Photos by Johanna Carson, Courtesy of O.H. Hinsdale Wave Research Lab and Oregon State University
In 1971, Howard Hinsdale asked the U.S. Army Corps of Engineers to evaluate his technique for building jetties and breakwaters. They wouldn’t do it, so he built a place that would.
“Howard said, ‘I don’t need them, I’ll do it myself,’ and that’s how the wave lab started at Oregon State,” said Terry Dibble, an electrical engineer who joined the lab in its earliest days.
Hinsdale, then president of Umpqua River Navigation in Reedsport, had his eye on plans to build and deploy a string of floating nuclear power plants along the East Coast. Westinghouse and other corporate giants had already poured millions into the audacious project. What really grabbed his attention were the immense protective breakwaters that would surround every four- acre power station, and nobody knew more about how to build them than Hinsdale.
For years, Umpqua had built or repaired jetties and breakwaters up and down the Oregon Coast. Instead of just piling big rocks into the sea, the company’s crane operators positioned specially quarried, 25-ton rectangular basalt blocks so they would lock in place to form a smooth, densely packed outer layer. The structures withstood the fury of the North Pacific far better than traditional rubble-mound construction, but Hinsdale still needed an independent assessment to gain a competitive edge. Only the Corps of Engineers had a facility big enough for the task, but they had declined. Oregon State, with the only ocean engineering program in the area, seemed like an ideal alternative.
With a $150,000 donation from Hinsdale (equivalent to about $1 million today) and a $75,000 loan from the OSU Foundation, Oregon State built the large wave flume, which opened in 1973. Even before it was finished, research projects were lined up for a year. Jack Nath, a civil engineering professor who became the wave lab’s founding director, developed the design specifications for the 342-foot-long concrete channel capable of producing 5-foot waves.
“That tank is still perfect,” Dibble said.
While visions of floating nuclear plants sank into obscurity, Hinsdale was vindicated when tests in the new flume proved unequivocally that his breakwaters were as robust as he’d claimed.
The flume was constructed on the western fringe of campus, entirely in the open. Experiments went on no matter how cruddy or cold the weather, but the three-person staff still needed an office. Dibble picked up a used mobile home in Salem for $4,000 and parked it next to the flume. He turned one bedroom into an electronics shop and set up the $9,000 PDP 11 computer, with its whopping 4 kilobytes of RAM, in a pullout room. “That was it. That was the wave lab for a long time,” he said.
Over 26 years, Dibble played a key role at the lab. He designed instruments and helped researchers run tests, among other things. Yet for all his many contributions, he’s still probably best known as the guy who surfed the flume. “I wish I’d gotten the copyright for that photo; it showed up all over the place,” he said.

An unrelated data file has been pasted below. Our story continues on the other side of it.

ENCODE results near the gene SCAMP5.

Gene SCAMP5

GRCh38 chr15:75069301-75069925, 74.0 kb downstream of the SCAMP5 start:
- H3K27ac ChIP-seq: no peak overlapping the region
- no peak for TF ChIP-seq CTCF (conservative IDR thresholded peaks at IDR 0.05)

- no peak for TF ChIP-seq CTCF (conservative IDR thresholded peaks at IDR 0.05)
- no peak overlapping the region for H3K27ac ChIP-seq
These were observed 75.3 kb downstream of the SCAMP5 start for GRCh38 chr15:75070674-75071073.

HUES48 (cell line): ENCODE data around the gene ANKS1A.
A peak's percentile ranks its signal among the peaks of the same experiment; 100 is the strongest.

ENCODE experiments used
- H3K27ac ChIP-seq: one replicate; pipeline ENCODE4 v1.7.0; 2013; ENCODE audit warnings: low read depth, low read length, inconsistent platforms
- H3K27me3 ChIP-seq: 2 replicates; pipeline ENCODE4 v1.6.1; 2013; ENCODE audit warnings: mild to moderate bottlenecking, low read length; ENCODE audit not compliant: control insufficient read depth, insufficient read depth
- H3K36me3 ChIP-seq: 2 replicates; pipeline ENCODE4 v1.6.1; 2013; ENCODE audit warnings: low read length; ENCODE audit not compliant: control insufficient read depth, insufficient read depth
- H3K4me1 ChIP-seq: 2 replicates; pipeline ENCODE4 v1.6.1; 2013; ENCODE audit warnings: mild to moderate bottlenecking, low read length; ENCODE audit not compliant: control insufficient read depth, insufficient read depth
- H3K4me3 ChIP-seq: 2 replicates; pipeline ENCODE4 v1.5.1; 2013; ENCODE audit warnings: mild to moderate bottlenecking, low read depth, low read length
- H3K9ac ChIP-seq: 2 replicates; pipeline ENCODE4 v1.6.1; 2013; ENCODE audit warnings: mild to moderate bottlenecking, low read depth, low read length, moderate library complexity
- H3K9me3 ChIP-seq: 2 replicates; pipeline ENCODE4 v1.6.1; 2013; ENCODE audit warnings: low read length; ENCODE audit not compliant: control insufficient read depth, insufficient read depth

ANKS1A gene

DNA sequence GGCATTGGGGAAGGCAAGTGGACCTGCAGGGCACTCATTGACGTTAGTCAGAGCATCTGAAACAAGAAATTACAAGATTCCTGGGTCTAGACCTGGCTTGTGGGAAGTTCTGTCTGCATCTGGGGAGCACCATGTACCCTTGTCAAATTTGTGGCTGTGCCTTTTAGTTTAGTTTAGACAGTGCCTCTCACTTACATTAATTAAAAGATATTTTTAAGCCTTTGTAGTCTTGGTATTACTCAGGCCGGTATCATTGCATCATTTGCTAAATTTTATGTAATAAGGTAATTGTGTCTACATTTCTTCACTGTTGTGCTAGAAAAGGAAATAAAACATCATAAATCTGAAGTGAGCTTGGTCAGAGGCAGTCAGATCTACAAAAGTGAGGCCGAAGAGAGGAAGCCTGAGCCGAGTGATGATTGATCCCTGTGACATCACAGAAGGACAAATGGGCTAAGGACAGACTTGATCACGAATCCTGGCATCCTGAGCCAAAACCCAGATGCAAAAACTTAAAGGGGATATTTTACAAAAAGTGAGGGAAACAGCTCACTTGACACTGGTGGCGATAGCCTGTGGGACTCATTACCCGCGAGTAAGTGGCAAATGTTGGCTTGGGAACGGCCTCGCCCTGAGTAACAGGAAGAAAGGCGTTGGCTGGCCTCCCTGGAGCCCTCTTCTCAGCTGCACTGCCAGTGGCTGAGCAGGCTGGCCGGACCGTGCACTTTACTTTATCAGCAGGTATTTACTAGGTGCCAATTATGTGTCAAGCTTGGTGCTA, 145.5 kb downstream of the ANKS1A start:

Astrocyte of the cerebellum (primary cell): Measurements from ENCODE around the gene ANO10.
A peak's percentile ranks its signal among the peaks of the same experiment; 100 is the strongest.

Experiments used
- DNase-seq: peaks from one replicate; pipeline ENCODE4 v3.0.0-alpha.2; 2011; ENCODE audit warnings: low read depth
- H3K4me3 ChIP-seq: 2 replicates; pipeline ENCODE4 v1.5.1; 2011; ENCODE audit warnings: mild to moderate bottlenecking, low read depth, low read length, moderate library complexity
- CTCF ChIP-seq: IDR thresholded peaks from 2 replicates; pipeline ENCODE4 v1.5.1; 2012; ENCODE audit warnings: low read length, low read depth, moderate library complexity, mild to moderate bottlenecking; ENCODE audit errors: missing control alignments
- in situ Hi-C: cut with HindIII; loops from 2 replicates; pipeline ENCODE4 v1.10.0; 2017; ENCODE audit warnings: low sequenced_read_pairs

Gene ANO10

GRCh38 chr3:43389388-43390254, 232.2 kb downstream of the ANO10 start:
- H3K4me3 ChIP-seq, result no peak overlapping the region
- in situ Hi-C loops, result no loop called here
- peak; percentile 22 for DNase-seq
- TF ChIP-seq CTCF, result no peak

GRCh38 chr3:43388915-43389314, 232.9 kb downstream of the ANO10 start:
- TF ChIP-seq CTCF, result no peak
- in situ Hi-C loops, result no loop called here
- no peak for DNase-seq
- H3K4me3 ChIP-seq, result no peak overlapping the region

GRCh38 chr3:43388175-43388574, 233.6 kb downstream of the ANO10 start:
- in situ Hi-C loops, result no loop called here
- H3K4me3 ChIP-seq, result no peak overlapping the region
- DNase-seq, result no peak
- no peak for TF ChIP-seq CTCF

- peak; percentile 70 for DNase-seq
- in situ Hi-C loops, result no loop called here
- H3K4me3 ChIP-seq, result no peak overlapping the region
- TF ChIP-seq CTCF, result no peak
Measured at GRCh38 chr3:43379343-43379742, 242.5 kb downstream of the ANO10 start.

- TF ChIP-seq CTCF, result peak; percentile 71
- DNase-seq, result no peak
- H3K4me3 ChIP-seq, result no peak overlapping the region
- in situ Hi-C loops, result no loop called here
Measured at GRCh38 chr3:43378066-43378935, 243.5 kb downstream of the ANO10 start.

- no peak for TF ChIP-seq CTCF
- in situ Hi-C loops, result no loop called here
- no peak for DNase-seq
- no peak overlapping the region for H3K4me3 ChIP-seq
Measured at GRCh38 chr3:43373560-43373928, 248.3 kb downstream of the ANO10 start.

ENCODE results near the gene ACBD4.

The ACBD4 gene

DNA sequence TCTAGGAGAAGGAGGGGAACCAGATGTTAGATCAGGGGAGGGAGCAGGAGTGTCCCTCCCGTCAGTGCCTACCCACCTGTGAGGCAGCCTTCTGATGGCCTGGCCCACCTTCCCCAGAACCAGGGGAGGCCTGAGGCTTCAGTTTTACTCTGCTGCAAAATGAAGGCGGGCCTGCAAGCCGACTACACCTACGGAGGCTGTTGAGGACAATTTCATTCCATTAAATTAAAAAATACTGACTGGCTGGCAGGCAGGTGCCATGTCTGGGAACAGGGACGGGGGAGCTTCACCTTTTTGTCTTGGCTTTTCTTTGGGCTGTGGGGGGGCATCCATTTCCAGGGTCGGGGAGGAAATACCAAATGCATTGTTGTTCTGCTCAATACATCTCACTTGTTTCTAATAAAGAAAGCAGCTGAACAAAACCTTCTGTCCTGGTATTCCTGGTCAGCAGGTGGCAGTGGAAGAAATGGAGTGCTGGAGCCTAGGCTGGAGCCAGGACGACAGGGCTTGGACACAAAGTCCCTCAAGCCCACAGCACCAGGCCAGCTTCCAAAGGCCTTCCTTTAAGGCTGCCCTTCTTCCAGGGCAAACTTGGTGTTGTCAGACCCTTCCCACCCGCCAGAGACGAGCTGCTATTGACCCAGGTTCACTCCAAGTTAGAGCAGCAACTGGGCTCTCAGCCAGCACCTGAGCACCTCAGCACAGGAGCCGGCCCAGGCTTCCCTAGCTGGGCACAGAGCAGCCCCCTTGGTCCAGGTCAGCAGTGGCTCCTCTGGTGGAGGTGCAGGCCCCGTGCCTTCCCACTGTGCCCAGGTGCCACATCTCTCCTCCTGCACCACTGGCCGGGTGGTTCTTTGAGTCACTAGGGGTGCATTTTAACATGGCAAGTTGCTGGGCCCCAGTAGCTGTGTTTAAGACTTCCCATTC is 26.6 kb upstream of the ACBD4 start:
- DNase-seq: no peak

Meanwhile, Hinsdale demurred whenever the university suggested naming the facility in his honor. The lab’s low-key benefactor relented in 1986, just a few years before he died.
In 1989, the O.H. Hinsdale Wave Research Laboratory added the directional wave basin, and the entire facility was enclosed in a 1.5-acre corrugated steel building that includes 5,000 square feet of office space for staff, graduate students, and visiting researchers. (A circular wave basin was also built, but it was removed in 2001.) In 2000, the wave basin was expanded to its current size of nearly 14,000 square feet — larger than an Olympic-size pool — to make way for tsunami research as part of a national network of facilities funded by the National Science Foundation.
Today, the wave lab, run by the College of Engineering, is one the largest and most technologically advanced coastal engineering research facilities in the world. Scientists and engineers from around the globe come here to study the impact of tsunamis and wind-driven waves on the built and natural environments and related processes. Marine renewable energy testing has also become a common sight.
The large wave flume represents a two-dimensional “slice” of the coast that can accommodate large-scale models and full-size structural elements. The directional wave basin operates at a somewhat smaller scale, but it adds a third, lateral dimension that allows researchers to send multidirectional waves toward mockups of coastal structures and systems, and even scale models of entire communities.
“Whether you’re looking at artificial islands for building oil drilling rigs, breakwaters, pipelines, coastal erosion, or houses, it’s difficult to analyze those interactions if all you have to work with are basic physics, math, and numerical modeling,” said Charles Sollitt, emeritus professor of civil and construction engineering, who succeeded Nath as lab director in 1980. “You need to validate those models with credible physical experiments, and the experiments done here offer that credibility for a very wide range of conditions.”
Natural hazards research represents, by far, the most common area of inquiry, and most of it continues to be funded by the NSF. In fact, NSF grants cover about half of the lab’s operational costs, but they have to be renewed periodically, according to Pedro Lomónaco, the lab’s current director. The remainder comes from other government agencies and project fees.